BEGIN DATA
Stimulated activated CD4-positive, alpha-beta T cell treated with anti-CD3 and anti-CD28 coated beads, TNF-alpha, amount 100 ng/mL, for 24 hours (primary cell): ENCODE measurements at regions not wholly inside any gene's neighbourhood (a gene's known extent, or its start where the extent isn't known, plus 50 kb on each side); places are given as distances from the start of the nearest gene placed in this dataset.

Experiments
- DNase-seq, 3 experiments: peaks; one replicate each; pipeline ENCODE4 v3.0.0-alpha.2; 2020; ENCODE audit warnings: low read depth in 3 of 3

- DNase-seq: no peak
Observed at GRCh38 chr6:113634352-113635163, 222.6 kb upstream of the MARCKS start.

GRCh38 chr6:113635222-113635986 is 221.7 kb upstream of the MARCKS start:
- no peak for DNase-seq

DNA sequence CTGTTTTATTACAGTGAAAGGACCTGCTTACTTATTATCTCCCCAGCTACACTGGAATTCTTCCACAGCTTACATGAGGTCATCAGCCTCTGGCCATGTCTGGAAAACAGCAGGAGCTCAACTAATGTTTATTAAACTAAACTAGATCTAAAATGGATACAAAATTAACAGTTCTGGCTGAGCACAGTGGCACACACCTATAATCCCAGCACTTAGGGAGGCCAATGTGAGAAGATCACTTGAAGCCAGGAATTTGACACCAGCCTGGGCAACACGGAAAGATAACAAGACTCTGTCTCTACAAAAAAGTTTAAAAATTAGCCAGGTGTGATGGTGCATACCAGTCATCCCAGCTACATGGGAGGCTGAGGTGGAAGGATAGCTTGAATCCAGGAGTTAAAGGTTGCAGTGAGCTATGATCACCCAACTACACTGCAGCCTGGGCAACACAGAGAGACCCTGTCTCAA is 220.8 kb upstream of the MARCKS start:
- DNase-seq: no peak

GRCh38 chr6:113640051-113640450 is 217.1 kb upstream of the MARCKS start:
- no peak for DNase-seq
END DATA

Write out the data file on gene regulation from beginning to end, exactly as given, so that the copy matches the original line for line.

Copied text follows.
Stimulated activated CD4-positive, alpha-beta T cell treated with anti-CD3 and anti-CD28 coated beads, TNF-alpha, amount 100 ng/mL, for 24 hours (primary cell): ENCODE measurements at regions not wholly inside any gene's neighbourhood (a gene's known extent, or its start where the extent isn't known, plus 50 kb on each side); places are given as distances from the start of the nearest gene placed in this dataset.

Experiments
- DNase-seq, 3 experiments: peaks; one replicate each; pipeline ENCODE4 v3.0.0-alpha.2; 2020; ENCODE audit warnings: low read depth in 3 of 3

- DNase-seq: no peak
Observed at GRCh38 chr6:113634352-113635163, 222.6 kb upstream of the MARCKS start.

GRCh38 chr6:113635222-113635986 is 221.7 kb upstream of the MARCKS start:
- no peak for DNase-seq

DNA sequence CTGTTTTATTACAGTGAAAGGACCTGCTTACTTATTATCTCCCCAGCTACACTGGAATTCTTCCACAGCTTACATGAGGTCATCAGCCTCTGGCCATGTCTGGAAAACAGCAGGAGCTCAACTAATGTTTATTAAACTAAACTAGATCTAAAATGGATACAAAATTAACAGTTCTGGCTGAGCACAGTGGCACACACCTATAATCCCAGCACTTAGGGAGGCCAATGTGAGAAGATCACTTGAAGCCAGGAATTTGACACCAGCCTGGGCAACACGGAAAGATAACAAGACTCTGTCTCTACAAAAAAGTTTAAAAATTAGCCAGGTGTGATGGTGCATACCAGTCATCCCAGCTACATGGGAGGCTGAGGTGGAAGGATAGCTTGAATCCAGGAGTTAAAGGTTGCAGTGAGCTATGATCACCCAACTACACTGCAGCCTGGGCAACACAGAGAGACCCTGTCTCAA is 220.8 kb upstream of the MARCKS start:
- DNase-seq: no peak

GRCh38 chr6:113640051-113640450 is 217.1 kb upstream of the MARCKS start:
- no peak for DNase-seq